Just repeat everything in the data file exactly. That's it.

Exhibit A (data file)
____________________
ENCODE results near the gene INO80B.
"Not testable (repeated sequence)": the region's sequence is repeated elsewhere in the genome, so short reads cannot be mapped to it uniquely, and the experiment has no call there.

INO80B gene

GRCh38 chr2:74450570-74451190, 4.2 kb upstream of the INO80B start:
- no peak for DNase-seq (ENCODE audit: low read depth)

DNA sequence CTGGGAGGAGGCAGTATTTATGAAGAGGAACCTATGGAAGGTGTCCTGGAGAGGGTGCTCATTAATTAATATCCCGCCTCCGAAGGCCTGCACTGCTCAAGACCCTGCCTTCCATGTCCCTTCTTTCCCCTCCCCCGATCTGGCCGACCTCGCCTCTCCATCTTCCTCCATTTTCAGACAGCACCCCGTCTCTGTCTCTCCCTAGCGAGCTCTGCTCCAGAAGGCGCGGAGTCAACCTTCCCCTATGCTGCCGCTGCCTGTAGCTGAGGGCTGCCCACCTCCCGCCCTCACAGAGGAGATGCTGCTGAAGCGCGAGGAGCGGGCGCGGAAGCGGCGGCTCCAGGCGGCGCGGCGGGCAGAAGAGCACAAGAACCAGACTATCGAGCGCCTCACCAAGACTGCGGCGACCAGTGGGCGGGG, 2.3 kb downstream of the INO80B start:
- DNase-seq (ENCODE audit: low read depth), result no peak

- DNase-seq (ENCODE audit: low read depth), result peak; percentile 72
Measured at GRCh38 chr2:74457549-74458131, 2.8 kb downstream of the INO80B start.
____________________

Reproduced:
ENCODE results near the gene INO80B.
"Not testable (repeated sequence)": the region's sequence is repeated elsewhere in the genome, so short reads cannot be mapped to it uniquely, and the experiment has no call there.

INO80B gene

GRCh38 chr2:74450570-74451190, 4.2 kb upstream of the INO80B start:
- no peak for DNase-seq (ENCODE audit: low read depth)

DNA sequence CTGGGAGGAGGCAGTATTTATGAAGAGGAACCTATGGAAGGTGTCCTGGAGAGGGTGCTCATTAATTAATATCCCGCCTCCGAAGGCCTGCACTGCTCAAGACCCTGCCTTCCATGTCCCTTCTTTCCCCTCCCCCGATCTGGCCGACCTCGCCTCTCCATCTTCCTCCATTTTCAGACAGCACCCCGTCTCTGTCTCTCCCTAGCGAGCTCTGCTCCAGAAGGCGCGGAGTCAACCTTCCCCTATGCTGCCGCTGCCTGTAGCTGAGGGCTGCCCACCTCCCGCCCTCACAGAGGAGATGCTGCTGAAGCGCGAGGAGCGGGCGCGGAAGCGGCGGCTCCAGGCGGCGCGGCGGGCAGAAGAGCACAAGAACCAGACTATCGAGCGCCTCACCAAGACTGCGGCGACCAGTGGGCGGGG, 2.3 kb downstream of the INO80B start:
- DNase-seq (ENCODE audit: low read depth), result no peak

- DNase-seq (ENCODE audit: low read depth), result peak; percentile 72
Measured at GRCh38 chr2:74457549-74458131, 2.8 kb downstream of the INO80B start.